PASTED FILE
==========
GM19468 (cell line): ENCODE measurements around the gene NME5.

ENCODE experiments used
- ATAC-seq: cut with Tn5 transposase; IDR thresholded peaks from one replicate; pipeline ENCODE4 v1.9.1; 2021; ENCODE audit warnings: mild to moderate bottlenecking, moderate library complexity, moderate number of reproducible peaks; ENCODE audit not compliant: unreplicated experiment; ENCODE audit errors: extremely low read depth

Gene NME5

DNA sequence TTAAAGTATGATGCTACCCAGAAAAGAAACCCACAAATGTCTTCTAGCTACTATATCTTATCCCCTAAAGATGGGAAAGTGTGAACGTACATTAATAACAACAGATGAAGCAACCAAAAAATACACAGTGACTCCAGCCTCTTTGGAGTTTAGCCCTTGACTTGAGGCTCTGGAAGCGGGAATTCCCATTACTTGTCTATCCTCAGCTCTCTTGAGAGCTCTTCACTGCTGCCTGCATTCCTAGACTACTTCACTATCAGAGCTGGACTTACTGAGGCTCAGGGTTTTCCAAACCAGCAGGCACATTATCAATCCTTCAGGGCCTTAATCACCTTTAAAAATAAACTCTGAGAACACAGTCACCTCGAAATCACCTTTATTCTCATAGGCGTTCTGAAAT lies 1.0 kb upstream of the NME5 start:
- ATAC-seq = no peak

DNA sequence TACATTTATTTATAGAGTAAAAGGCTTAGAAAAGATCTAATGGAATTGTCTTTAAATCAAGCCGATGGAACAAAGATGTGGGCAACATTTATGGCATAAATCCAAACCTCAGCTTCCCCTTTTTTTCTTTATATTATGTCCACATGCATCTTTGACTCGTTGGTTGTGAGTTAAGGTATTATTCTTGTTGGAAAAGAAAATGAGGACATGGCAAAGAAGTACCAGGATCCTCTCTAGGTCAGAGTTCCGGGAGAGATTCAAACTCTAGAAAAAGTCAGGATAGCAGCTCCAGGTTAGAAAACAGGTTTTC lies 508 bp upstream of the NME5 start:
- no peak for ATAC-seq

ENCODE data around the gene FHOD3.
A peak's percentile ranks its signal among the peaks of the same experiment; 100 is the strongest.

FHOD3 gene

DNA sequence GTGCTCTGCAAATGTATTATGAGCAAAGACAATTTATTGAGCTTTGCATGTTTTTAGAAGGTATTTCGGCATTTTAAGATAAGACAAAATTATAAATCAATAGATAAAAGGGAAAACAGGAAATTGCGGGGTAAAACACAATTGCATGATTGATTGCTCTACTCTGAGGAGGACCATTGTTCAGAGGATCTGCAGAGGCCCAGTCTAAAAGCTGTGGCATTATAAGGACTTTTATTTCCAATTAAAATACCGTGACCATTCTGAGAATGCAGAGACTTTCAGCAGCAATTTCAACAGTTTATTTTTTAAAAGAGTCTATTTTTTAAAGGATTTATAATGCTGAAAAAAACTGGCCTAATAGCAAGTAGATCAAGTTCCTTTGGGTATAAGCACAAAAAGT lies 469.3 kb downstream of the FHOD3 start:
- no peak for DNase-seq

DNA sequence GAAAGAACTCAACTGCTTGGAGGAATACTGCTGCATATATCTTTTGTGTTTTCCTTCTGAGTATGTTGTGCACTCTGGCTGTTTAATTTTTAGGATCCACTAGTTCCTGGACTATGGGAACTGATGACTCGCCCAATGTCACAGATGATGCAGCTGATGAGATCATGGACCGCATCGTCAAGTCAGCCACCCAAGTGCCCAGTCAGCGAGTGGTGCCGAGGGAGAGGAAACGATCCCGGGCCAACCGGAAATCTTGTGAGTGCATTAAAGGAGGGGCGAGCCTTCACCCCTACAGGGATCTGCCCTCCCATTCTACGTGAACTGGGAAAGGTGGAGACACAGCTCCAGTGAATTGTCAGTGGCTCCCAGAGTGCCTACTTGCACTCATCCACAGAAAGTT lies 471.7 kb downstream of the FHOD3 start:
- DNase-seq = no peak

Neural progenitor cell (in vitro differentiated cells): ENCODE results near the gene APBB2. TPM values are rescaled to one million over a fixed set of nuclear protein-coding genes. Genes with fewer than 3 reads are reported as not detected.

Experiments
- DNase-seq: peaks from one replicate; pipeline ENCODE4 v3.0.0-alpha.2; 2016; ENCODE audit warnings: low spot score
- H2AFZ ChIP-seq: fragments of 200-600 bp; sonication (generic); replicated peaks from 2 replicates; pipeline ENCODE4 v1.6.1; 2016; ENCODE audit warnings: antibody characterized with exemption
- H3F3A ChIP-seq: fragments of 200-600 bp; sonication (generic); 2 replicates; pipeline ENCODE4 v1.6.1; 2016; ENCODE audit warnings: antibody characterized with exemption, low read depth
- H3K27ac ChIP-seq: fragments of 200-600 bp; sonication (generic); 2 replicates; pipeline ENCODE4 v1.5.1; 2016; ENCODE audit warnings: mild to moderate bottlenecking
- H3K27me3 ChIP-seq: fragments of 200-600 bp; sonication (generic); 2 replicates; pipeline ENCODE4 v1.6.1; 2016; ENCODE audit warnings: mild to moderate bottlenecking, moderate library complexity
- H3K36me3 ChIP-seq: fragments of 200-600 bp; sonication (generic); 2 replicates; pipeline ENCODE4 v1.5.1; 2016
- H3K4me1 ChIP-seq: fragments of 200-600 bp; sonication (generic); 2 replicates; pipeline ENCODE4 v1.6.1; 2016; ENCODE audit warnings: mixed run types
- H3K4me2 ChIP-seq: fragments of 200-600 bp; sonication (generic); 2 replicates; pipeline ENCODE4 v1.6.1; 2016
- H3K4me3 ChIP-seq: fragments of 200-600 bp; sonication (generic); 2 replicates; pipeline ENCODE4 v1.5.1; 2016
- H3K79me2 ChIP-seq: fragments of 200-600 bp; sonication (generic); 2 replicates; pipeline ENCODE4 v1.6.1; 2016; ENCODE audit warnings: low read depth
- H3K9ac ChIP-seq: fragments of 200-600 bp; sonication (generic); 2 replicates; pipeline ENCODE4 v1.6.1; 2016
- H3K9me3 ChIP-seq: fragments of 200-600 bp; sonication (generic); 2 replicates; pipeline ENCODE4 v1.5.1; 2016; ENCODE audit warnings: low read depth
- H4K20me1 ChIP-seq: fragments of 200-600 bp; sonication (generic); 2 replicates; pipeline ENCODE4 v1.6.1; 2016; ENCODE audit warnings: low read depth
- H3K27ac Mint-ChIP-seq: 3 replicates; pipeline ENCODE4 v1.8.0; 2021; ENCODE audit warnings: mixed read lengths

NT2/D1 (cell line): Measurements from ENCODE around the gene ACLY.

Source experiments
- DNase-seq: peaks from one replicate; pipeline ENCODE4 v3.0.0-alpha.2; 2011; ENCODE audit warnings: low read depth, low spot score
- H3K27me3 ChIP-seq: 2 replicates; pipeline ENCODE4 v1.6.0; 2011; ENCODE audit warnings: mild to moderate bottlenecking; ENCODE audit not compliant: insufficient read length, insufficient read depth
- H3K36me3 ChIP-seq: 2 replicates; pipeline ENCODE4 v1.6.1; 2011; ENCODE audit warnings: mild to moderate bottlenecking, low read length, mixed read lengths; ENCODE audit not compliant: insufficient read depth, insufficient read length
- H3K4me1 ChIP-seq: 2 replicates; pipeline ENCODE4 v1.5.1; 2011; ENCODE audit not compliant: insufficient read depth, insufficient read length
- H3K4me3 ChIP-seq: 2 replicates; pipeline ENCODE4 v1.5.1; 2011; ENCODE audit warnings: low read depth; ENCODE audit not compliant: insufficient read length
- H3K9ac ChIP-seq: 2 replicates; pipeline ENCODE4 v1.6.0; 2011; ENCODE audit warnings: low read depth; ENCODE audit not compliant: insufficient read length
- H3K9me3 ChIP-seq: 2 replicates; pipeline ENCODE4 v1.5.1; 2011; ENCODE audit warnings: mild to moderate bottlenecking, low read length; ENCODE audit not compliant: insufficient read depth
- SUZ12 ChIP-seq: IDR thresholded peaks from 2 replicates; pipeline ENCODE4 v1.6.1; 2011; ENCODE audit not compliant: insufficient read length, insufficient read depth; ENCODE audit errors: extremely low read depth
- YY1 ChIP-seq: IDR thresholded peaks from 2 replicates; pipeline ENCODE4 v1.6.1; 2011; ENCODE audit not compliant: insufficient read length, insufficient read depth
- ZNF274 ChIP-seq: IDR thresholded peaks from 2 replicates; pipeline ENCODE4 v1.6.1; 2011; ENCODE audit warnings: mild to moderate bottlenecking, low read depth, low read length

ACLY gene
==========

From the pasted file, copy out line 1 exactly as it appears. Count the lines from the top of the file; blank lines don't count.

GM19468 (cell line): ENCODE measurements around the gene NME5.